WCAG: Web Content Accessibility Guidelines Explained

Last Edited January 25, 2018 by Garenne Bigby in Accessibility Testing

wcag web content accessibility guideline

WCAG, which is short for Web Content Accessibility Guidelines, is a set of guidelines that are necessary for improving web accessibility. These guidelines are put together by the W3C (World Wide Web Consortium), and are the best way to make sure that your website is accessible to all of your users. This list is not an all-inclusive list of issues that web users with disabilities are faced with, but they are in fact recognized internationally and are the adopted standards. The guidelines are meant to explain how to solve a number of the problems that web users with disabilities are faced with.

WCAG 1.0

In 1999, the first version of the W3C's WCAG was put together, and this was an important milestone regarding web accessibility. In essence, it collaborated many years of vital knowledge of web developers around the world. This first version of the WCAG had only 14 guidelines and these were all divided up among 3 levels of priority. Priority level 1 was the most basic level of web accessibility. Priority level 2 was made to address the largest barriers for users with disabilities. Priority level 3 was made to ensure there were significant improvements among web accessibility.

WCAG 2.0

This is the current set of guidelines which have been in place since 2008 and should continue to be the standard for many years ahead. These guidelines are a bit more neutral regarding technology than the original outlined guidelines, which is what allows them to stay useful and relevant for much longer. The WCAG 2.0 was designed around principles, as opposed to technology, and the W3C put together an ethical statement along with useful guidance.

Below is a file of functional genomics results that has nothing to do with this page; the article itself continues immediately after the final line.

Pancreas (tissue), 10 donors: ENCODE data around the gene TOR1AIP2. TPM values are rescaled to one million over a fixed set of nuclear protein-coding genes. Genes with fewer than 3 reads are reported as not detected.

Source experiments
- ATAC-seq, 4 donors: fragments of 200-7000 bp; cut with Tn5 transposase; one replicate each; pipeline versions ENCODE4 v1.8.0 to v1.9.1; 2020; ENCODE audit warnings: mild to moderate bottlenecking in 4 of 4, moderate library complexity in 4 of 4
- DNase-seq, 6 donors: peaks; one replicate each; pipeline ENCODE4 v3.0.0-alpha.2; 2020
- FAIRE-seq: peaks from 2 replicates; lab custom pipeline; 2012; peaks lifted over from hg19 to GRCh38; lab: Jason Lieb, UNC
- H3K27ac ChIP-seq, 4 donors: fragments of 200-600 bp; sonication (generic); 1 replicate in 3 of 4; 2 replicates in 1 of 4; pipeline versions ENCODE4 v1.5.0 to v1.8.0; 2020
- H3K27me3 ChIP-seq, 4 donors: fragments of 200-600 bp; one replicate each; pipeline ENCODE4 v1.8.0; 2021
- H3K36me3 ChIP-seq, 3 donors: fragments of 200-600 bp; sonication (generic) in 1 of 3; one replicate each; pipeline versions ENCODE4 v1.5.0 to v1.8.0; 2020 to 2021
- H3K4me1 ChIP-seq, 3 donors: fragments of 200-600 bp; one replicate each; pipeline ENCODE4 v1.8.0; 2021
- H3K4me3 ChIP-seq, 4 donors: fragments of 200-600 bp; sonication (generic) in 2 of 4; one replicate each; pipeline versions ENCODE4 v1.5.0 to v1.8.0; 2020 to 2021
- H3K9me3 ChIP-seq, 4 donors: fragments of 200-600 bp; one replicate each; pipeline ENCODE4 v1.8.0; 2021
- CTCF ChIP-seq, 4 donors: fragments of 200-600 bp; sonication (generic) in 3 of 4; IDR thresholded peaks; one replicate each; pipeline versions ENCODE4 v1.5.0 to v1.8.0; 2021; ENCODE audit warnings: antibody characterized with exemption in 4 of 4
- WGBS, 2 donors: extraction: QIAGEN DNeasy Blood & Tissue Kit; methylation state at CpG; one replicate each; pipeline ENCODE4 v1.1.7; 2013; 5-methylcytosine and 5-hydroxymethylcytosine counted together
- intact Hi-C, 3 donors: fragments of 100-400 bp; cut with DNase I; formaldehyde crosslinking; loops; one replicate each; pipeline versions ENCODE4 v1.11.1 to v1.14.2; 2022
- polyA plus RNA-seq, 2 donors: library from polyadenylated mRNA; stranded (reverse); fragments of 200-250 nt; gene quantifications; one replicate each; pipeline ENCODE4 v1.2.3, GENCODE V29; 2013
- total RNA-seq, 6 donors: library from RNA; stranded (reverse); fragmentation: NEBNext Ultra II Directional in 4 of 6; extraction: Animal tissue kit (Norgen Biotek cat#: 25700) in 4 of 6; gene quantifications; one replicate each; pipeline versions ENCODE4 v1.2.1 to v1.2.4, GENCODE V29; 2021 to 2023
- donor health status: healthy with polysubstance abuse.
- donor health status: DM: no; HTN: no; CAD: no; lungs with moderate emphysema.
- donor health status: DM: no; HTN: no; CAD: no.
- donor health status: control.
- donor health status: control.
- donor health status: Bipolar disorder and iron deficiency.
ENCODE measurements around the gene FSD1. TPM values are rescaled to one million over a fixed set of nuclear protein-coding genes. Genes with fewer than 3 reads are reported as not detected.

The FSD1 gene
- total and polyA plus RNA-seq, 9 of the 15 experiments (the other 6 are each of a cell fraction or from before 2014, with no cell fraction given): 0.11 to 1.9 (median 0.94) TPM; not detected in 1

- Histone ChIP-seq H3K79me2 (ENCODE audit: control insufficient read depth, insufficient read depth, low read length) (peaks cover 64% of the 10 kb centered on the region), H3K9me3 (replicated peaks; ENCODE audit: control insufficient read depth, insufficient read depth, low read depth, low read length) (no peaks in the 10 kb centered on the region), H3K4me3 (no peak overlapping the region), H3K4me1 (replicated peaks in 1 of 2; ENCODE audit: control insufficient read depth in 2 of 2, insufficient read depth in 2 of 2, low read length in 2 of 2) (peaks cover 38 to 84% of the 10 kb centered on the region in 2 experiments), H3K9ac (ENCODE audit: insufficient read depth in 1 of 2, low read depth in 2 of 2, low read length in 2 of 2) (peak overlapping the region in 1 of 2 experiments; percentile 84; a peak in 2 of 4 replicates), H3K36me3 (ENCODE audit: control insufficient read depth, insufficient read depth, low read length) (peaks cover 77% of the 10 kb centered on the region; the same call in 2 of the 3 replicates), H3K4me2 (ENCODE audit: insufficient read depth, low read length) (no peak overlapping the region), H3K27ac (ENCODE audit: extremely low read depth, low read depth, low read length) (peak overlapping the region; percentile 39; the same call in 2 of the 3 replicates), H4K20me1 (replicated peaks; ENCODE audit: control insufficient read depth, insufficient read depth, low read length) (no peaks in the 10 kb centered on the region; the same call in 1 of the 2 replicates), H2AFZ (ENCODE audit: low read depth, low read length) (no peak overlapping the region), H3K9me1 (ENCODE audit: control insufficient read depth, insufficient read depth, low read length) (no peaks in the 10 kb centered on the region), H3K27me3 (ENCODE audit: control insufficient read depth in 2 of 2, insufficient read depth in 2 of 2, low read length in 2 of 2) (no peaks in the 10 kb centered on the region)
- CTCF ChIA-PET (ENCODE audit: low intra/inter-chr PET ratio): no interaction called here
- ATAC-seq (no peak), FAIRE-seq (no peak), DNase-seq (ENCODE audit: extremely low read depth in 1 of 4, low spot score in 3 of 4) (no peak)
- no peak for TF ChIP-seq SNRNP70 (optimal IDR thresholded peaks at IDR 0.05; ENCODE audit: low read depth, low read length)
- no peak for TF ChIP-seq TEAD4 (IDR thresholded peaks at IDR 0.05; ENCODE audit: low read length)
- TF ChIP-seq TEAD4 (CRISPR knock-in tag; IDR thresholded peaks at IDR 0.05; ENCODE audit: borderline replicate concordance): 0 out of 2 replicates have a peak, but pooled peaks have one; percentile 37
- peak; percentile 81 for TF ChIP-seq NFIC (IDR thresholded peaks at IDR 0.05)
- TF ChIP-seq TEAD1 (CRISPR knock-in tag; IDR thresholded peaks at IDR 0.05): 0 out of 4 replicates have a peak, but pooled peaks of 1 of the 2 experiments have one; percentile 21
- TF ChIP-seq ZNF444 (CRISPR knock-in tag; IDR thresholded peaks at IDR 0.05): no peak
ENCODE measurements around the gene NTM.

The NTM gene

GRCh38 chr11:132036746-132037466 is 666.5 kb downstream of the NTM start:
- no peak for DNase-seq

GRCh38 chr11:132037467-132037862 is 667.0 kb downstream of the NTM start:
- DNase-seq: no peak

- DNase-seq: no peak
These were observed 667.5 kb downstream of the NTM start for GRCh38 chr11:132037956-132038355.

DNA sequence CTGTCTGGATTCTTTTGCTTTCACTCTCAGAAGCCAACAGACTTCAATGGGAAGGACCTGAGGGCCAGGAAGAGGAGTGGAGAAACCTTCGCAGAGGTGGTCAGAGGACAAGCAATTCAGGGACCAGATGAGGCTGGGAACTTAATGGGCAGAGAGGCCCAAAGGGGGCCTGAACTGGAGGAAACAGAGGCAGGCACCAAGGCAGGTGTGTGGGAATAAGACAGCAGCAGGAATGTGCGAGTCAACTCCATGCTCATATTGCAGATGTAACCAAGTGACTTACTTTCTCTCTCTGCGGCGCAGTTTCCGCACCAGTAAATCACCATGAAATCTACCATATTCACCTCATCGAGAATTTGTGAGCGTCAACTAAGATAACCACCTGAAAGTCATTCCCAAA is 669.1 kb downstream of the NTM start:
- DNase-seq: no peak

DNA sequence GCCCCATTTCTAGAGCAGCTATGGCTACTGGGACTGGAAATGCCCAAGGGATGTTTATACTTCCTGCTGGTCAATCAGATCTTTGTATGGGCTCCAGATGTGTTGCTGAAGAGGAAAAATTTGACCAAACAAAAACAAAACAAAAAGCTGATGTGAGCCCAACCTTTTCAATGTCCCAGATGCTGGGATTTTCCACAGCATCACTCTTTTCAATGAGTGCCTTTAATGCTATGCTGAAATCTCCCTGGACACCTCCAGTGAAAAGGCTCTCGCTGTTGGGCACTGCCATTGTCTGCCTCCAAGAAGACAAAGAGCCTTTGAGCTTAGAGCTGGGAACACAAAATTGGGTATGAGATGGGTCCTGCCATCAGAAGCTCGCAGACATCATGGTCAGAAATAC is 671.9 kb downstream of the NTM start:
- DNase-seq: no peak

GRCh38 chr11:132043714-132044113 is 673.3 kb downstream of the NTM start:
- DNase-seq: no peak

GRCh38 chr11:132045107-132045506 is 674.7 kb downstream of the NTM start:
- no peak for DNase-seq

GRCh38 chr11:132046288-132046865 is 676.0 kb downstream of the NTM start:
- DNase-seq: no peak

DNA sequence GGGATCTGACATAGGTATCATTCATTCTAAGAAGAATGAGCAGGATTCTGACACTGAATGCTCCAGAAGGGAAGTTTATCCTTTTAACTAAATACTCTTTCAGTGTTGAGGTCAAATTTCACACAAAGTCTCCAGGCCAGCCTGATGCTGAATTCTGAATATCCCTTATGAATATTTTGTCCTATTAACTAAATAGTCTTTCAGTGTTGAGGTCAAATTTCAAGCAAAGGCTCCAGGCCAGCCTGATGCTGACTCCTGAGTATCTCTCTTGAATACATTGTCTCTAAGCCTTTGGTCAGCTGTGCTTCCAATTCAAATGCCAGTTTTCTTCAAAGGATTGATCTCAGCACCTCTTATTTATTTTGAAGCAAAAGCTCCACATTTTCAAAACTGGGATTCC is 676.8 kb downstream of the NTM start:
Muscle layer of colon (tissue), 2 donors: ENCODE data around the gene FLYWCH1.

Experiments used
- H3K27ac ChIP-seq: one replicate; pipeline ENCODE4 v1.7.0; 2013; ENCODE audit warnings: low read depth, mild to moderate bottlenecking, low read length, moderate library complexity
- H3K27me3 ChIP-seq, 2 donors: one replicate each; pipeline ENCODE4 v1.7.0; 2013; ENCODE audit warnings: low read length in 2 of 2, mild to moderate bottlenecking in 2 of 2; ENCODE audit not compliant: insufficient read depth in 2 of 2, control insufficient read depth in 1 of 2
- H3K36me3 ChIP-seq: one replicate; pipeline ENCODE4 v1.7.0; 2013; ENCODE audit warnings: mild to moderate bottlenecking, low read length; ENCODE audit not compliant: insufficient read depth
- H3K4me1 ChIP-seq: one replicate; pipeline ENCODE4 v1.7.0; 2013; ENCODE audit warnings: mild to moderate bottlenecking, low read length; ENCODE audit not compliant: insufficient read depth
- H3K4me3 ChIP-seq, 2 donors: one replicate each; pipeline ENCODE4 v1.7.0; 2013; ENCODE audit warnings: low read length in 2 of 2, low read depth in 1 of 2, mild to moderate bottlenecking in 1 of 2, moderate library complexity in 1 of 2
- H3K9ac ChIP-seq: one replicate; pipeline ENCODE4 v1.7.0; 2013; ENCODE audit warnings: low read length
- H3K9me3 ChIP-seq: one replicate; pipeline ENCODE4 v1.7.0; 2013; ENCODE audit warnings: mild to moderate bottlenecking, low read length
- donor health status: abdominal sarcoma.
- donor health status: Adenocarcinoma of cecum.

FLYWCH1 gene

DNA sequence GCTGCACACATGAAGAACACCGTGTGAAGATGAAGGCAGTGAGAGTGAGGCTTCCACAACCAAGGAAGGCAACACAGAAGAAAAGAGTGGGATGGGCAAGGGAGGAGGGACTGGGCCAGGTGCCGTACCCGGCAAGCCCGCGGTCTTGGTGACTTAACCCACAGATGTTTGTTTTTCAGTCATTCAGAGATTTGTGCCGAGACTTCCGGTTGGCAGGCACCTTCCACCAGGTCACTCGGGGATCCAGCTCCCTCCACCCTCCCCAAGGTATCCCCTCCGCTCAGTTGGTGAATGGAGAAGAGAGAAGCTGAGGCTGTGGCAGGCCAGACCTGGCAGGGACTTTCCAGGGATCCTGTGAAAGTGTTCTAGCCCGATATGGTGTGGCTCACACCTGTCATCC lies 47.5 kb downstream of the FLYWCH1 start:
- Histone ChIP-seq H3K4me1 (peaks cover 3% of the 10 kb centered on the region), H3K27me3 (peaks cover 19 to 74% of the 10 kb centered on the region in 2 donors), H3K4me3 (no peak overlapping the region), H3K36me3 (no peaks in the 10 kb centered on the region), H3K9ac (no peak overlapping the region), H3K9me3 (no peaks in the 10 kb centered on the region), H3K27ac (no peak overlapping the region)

The 4 Principles of Accessibility

The 4 principles of the Web Content Accessibility Guidelines 2.0 are: perceivable, operable, understandable, and robust—or POUR which is easy enough to remember. The great thing about an approach like this with principles is that the emphasis is put on understanding the users. Yes it is great if you know what these guidelines are on paper, but it is vital for you to know why they exist as they do.

1. The Website Must Be Perceivable

This principle is based on the assumption that not every individual is using the same senses when browsing the internet. Some users might have a difficult time with one more even more of their senses. This makes them rely on assistive technologies when they are browsing the internet.

The 3 main senses that these guidelines are meant to help are weight, touch, and sound. While using the WCAG 2.0, you are working to make sure that individuals can perceive all of the content and information on the website.

2. The Website Must Be Operable

The idea of a website being operable is based on the actions that people take when they are browsing. This will cover a handful of ways that the user will browse the internet. Some individuals might have motor difficulties, meaning that they will use their keyboard to navigate, and some individuals will have impairments with their sight and will prefer to use their keyboard as opposed to their mouse.

The main issues for making a website operable are to ensure that there is good keyboard-only navigation that you avoid setting time limits for website users, and you should be helping the users if they happen to make any errors when filling out any form on your website.

3. The Website Must Be Understandable

Ensuring that a website is understandable is a bit different than the completion of the first two principles. A website that is perceivable and operable does not have any meaning if individuals are not able to understand it. The website should be using terms that are clear, should have instructions that are simple and explain the issues that are complex. You have to make sure that the website functions in a way that individuals will understand—by avoiding inconsistent, unexpected, or unusual functions.

4. The Website Must Be Robust